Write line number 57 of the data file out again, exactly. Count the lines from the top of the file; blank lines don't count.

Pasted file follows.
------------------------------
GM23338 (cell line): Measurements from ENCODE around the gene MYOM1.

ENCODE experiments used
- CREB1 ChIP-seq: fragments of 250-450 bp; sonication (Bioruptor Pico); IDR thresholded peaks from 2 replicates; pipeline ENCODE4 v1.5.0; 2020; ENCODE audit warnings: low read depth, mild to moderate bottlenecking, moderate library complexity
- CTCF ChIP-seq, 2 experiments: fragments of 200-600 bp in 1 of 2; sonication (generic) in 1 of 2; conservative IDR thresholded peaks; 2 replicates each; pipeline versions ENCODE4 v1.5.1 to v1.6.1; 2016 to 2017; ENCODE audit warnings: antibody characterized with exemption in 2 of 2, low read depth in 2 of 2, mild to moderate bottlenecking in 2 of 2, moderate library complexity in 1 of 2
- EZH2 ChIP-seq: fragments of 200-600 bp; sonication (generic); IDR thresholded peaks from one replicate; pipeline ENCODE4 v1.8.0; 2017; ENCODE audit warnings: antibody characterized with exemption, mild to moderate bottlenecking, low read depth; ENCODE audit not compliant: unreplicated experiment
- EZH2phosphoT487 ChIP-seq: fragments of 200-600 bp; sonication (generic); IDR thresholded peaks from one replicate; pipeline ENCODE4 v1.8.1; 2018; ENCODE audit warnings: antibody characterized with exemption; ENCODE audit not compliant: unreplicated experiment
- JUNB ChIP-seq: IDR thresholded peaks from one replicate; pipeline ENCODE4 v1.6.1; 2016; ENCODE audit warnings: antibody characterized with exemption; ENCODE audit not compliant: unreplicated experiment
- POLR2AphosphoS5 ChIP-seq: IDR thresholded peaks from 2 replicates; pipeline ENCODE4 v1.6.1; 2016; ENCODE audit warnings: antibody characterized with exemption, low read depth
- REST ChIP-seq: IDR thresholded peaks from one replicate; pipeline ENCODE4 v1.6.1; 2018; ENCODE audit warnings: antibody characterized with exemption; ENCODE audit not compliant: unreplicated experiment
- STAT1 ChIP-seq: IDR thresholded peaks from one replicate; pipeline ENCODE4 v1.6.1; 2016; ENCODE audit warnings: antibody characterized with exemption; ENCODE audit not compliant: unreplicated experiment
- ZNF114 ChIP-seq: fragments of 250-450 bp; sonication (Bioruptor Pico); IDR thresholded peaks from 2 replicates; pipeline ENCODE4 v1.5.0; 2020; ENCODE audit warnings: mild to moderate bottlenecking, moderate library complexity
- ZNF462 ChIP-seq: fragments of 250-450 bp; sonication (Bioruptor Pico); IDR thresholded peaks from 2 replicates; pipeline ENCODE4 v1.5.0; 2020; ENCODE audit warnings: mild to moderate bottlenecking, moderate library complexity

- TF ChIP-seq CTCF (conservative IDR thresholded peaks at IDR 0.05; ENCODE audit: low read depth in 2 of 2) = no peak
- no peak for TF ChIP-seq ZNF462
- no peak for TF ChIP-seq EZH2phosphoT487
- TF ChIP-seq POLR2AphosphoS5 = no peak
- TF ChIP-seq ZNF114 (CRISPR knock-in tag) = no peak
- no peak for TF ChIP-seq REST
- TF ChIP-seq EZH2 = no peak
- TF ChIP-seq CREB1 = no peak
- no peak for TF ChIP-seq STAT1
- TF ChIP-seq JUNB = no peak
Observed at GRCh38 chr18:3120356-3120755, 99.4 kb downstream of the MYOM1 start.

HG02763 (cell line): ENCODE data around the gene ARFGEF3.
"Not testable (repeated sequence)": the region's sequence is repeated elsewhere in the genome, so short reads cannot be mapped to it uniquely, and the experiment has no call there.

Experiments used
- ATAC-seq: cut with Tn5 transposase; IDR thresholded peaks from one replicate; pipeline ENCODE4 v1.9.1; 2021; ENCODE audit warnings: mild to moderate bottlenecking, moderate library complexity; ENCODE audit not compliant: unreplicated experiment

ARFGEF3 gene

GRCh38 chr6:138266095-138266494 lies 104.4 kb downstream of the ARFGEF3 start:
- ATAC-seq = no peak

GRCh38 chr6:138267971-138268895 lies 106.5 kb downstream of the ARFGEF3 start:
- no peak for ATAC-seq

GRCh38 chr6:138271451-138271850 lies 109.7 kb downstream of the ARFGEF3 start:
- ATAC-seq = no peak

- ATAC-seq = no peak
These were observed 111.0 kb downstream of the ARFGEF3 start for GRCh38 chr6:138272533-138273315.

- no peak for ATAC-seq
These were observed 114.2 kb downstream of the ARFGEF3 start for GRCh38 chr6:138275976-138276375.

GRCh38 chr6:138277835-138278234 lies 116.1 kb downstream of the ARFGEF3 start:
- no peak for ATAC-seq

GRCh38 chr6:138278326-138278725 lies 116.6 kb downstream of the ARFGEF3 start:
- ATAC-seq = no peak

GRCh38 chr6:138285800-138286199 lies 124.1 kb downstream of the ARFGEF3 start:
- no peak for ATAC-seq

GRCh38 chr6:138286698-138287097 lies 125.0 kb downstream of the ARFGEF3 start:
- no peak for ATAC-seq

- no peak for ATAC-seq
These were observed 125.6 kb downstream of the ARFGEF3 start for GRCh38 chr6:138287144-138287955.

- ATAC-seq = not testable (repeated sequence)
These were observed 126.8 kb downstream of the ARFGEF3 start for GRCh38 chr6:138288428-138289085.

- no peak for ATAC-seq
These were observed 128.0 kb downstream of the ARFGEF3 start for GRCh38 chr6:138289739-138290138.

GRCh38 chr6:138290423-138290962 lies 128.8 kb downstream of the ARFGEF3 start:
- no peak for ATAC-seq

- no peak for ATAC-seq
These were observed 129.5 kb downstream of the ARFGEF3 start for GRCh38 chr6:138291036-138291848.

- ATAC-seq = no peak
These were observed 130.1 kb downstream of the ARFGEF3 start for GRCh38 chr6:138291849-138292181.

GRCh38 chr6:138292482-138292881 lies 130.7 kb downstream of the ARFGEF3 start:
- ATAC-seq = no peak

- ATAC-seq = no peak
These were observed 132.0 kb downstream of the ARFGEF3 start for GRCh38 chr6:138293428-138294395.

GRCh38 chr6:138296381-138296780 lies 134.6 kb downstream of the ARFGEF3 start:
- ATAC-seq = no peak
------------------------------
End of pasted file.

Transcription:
- ATAC-seq = no peak